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Successful Use of Bronchoscopic Recombinant Activated Factor VII in the Treatment of Systemic Lupus Erythematosus-Related Diffuse Alveolar Hemorrhage FREE TO VIEW

Joseph Zeman, MD; Brett Sadowski, MD; John Sherner, MD
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Walter Reed National Medical Center, Bethesda, MD

Chest. 2015;148(4_MeetingAbstracts):873A. doi:10.1378/chest.2275329
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SESSION TITLE: Pulmonary Manifestations of Systemic Disease Student/Resident Case Report Posters I

SESSION TYPE: Student/Resident Case Report Poster

PRESENTED ON: Tuesday, October 27, 2015 at 01:30 PM - 02:30 PM

INTRODUCTION: Diffuse alveolar hemorrhage (DAH) is a life-threatening complications characterized by damage to the microcirculatory system of alveoli leading to accumulations of intraalveolar red blood cells. DAH is a rare (2-5.4%) but dangerous (50-80% mortality) complication in systemic lupus erythematosus (SLE). We present a case of a patient with a prolonged history of SLE who presented with DAH refractory to standard therapy who was successfully treated with recombinant activated Factor VIIa (rFVIIa) administered locally through bronchoscopy.

CASE PRESENTATION: The patient is a 28 year old African American woman with a past medical history of SLE complicated by biopsy proven lupus nephritis who presented to the emergency room with acute onset of right-sided chest pain and shortness of breath. She developed hemoptysis and hypoxic respiratory failure requiring intubation. Bronchoscopy performed was consistent with diffuse alveolar hemorrhage through serial aliquots on bronchoalveolar lavage (BAL) . She initially treated with pulse dose intravenous methylprednisolone and received 5 treatments of therapeutic plasma exchange. She was extubated on hospital day 6, but had severe hemoptysis prompting same day reintubation, with bronchoscopy demonstrating persistent diffuse alveolar hemorrhage persistent on serial BAL aliquots on hospital day 6/7. On hospital day 7, family was consented for an attempt to control the hemorrhage with local instillation or rFVIIa (75µg/kg) divided into six aliquots and delivered at each secondary bronchi. After repeat dosing with local rFVIIa targeted at bronchi with persistent infiltrates on CT scan, repeat bronchoscopy revealed resolution of DAH and patient was successfully extubated. Coagulation studies during dosing of local rFVIIa remained unchanged.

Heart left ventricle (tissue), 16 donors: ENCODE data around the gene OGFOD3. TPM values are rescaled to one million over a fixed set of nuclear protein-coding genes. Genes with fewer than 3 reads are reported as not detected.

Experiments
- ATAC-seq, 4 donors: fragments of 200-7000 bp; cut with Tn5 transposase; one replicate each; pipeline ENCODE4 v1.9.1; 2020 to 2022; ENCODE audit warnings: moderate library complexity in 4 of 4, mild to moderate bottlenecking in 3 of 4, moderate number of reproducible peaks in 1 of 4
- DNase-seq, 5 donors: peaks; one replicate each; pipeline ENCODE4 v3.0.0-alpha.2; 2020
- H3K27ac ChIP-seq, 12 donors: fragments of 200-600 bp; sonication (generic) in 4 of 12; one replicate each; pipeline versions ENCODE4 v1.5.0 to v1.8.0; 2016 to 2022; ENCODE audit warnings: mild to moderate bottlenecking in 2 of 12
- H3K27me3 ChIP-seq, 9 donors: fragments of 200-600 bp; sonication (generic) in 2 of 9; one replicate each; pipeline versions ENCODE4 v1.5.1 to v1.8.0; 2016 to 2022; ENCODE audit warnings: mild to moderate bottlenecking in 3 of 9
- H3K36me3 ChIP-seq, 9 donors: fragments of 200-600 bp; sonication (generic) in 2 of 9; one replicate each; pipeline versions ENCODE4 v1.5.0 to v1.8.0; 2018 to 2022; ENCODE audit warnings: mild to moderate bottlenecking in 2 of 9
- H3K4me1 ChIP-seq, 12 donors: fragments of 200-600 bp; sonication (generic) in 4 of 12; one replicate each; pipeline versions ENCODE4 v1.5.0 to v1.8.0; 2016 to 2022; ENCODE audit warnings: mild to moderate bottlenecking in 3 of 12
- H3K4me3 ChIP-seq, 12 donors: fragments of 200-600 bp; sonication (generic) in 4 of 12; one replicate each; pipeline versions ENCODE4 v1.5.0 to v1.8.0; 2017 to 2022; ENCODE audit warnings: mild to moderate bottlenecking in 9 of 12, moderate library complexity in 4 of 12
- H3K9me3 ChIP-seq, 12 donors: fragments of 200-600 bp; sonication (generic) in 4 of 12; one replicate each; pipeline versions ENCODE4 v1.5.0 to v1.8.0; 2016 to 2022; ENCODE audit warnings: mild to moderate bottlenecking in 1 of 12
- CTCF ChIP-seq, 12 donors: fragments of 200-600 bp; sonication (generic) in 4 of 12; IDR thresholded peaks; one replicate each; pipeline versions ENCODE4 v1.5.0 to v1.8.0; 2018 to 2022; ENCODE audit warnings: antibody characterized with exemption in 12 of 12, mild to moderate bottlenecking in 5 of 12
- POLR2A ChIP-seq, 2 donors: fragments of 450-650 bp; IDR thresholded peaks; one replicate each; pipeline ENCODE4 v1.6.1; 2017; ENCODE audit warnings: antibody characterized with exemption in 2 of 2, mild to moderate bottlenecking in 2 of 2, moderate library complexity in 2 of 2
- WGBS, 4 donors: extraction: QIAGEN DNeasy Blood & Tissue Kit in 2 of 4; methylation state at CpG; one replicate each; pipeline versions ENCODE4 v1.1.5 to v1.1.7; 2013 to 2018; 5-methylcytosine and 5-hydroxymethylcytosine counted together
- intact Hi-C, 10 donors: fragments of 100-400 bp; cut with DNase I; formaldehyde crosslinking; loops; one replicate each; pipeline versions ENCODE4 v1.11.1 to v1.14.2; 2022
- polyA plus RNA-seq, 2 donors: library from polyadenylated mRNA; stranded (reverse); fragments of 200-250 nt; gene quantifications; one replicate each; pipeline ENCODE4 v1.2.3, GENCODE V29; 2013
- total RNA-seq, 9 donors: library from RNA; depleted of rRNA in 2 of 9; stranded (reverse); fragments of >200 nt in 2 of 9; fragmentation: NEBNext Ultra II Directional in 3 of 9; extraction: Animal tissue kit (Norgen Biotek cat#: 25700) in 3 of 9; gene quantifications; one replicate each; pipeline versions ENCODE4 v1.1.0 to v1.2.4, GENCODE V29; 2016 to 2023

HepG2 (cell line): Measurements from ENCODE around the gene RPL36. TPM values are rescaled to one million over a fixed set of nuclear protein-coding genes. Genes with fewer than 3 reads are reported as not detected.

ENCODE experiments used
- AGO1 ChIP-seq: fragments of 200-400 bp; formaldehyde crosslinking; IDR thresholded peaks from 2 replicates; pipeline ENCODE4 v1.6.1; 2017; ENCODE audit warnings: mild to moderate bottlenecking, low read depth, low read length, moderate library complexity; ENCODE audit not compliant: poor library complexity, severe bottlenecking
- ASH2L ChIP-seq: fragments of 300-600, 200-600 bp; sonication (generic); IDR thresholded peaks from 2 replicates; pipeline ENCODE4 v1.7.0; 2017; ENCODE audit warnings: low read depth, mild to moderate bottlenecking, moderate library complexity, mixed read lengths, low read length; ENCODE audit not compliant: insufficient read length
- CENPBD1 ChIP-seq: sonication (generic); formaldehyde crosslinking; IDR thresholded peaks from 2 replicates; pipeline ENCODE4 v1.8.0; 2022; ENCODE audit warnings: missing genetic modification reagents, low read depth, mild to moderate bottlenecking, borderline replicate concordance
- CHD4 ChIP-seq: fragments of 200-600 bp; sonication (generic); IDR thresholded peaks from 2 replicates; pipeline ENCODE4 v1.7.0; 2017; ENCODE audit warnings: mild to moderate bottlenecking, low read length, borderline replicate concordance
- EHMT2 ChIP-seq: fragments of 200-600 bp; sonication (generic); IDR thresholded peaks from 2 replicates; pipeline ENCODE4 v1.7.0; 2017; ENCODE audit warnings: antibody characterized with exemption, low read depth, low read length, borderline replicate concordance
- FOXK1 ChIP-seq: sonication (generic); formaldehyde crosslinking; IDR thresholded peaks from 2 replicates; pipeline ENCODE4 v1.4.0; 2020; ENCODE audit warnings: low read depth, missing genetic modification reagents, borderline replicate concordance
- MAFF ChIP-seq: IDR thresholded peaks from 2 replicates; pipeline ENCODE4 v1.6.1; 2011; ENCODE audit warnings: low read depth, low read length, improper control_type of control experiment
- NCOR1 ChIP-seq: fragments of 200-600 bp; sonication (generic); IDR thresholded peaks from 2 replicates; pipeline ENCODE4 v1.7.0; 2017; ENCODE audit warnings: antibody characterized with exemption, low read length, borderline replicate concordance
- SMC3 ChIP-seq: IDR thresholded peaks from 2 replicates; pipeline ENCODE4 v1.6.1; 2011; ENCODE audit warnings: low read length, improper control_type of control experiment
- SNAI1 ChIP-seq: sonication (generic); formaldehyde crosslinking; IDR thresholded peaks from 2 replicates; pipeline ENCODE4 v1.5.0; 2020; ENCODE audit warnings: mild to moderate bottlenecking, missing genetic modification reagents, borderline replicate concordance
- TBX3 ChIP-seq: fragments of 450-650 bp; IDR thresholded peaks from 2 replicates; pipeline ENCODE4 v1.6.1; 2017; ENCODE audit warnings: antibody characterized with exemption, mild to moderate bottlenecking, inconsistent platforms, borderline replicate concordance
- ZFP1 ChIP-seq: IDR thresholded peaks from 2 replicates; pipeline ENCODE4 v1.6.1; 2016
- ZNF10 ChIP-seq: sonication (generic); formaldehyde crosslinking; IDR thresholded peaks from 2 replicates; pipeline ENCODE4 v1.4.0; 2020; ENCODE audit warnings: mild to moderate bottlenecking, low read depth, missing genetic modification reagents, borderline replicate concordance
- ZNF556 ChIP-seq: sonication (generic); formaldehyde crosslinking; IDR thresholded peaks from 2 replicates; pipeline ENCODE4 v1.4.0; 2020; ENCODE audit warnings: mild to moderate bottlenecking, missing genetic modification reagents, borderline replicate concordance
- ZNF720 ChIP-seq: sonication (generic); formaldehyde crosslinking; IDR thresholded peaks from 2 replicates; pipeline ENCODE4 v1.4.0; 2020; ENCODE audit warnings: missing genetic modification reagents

DISCUSSION: DAH is a rare complication of SLE and carries a high mortality rate (50-80%) if left untreated. It is often refractory to the conventional therapy of high dose steroids, cyclophosphamide and 3-6 cycles of plasma exchange as in our patient. Off-label use of rFVIIa by local instillation or aerosolization into lungs has been utilized in treatment of DAH with some reported success and a excellent safety profile as it does not cross the alveolar-blood barrier.

CONCLUSIONS: We describe a case of successful treatment of SLE-associated DAH refractory to conventional therapy by means of locally administered rFVIIa.

Reference #1: Esper RC, et al. Treatment of diffuse alveolar hemorrhage secondary to lupus erythematousus with recombinant activated factor VII administered with a jet nebulizer. Journal of Intensive Care 2014,2:47.

Reference #2: Heslet L, et al. Successful pulmonary administration of activated recombinant factor VII in diffuse alveolar hemorrhage. Crit Care 2006;10(6):R177.

Reference #3: Estella A, Jareno A, Fontaina LP. Intrapulmonary administration of recombinant activated factor VII in diffuse alveolar hemorrhage: a report of two case stories. Cases Journal 2008,1:150.

DISCLOSURE: The following authors have nothing to disclose: Joseph Zeman, Brett Sadowski, John Sherner

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